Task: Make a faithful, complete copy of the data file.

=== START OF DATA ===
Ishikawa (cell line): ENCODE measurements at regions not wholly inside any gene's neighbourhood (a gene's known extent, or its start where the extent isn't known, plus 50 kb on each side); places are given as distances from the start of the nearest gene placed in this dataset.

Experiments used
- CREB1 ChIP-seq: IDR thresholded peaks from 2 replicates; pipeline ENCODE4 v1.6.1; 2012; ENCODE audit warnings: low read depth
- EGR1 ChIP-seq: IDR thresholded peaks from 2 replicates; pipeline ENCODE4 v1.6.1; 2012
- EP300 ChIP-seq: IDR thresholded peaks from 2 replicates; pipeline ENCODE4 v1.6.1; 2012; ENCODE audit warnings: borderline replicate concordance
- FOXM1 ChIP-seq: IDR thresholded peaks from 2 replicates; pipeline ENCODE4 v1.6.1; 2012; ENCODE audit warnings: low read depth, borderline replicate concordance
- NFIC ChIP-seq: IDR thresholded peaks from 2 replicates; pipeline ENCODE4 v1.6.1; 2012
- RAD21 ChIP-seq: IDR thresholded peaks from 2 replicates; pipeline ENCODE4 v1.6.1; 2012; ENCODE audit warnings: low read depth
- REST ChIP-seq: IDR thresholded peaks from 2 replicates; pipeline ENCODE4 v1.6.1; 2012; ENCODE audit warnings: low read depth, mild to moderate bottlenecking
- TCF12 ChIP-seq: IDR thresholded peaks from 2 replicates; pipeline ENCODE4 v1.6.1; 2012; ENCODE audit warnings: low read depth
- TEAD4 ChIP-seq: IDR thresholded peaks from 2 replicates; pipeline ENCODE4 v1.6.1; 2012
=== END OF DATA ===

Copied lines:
Ishikawa (cell line): ENCODE measurements at regions not wholly inside any gene's neighbourhood (a gene's known extent, or its start where the extent isn't known, plus 50 kb on each side); places are given as distances from the start of the nearest gene placed in this dataset.

Experiments used
- CREB1 ChIP-seq: IDR thresholded peaks from 2 replicates; pipeline ENCODE4 v1.6.1; 2012; ENCODE audit warnings: low read depth
- EGR1 ChIP-seq: IDR thresholded peaks from 2 replicates; pipeline ENCODE4 v1.6.1; 2012
- EP300 ChIP-seq: IDR thresholded peaks from 2 replicates; pipeline ENCODE4 v1.6.1; 2012; ENCODE audit warnings: borderline replicate concordance
- FOXM1 ChIP-seq: IDR thresholded peaks from 2 replicates; pipeline ENCODE4 v1.6.1; 2012; ENCODE audit warnings: low read depth, borderline replicate concordance
- NFIC ChIP-seq: IDR thresholded peaks from 2 replicates; pipeline ENCODE4 v1.6.1; 2012
- RAD21 ChIP-seq: IDR thresholded peaks from 2 replicates; pipeline ENCODE4 v1.6.1; 2012; ENCODE audit warnings: low read depth
- REST ChIP-seq: IDR thresholded peaks from 2 replicates; pipeline ENCODE4 v1.6.1; 2012; ENCODE audit warnings: low read depth, mild to moderate bottlenecking
- TCF12 ChIP-seq: IDR thresholded peaks from 2 replicates; pipeline ENCODE4 v1.6.1; 2012; ENCODE audit warnings: low read depth
- TEAD4 ChIP-seq: IDR thresholded peaks from 2 replicates; pipeline ENCODE4 v1.6.1; 2012